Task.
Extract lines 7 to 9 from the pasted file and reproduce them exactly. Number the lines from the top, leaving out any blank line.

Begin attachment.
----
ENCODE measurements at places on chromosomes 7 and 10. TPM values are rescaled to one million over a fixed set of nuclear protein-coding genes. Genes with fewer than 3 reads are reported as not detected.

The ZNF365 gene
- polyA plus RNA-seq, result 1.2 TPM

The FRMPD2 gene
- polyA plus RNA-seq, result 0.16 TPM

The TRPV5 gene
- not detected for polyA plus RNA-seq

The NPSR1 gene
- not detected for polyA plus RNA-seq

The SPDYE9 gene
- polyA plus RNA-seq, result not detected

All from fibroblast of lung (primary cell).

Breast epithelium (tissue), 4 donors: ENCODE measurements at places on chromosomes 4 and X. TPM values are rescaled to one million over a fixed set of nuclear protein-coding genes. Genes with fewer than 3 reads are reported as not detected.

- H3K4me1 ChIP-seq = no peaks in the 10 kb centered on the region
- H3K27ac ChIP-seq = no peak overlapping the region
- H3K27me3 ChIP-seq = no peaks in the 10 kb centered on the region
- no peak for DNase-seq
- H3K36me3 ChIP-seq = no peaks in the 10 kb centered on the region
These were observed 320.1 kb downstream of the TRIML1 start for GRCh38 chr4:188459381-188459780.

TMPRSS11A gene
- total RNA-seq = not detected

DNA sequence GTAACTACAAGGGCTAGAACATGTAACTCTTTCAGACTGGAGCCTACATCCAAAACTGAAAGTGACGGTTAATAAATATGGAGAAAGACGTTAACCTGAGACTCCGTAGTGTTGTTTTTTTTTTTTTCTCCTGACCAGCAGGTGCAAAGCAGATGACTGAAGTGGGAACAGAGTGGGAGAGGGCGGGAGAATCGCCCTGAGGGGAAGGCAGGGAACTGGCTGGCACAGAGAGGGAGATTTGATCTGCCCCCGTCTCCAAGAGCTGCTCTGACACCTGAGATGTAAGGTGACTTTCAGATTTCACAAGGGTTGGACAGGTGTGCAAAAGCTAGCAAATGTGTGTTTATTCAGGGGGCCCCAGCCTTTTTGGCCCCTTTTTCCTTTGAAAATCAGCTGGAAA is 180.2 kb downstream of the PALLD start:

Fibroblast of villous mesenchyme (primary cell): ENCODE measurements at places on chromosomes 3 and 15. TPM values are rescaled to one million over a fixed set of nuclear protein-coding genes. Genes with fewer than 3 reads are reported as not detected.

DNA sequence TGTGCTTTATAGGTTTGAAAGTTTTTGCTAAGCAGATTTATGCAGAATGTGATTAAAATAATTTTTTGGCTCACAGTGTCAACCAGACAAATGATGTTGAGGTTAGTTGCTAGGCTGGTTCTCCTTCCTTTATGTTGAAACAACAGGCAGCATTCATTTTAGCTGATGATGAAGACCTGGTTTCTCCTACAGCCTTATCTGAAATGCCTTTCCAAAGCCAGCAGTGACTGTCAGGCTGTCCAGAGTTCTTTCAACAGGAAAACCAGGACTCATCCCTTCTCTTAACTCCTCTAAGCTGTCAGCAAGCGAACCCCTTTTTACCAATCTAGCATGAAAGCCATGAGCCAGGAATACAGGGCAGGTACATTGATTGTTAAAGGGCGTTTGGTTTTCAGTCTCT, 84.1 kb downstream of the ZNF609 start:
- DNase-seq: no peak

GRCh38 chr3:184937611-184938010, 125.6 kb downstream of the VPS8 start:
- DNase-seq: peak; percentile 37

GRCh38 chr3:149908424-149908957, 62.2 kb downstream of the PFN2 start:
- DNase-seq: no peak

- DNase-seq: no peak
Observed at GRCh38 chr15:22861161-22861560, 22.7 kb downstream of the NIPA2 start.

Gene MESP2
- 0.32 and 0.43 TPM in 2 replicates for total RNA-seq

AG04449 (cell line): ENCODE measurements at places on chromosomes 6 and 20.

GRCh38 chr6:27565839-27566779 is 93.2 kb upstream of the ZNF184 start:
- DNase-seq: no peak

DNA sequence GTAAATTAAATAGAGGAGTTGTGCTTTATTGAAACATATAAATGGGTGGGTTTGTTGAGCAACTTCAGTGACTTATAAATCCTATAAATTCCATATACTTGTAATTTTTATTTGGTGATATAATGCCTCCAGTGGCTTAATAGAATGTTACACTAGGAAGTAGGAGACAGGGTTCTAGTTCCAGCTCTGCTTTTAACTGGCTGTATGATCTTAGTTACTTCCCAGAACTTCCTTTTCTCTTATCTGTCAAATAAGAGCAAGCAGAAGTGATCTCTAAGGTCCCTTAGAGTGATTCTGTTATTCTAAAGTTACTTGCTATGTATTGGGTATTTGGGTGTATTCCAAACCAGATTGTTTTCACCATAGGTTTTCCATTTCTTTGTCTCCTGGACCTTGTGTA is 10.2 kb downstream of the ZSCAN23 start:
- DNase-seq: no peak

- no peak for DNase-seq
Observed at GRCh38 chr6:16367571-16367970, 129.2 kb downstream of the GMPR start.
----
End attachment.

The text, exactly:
- not detected for polyA plus RNA-seq

The NPSR1 gene
- not detected for polyA plus RNA-seq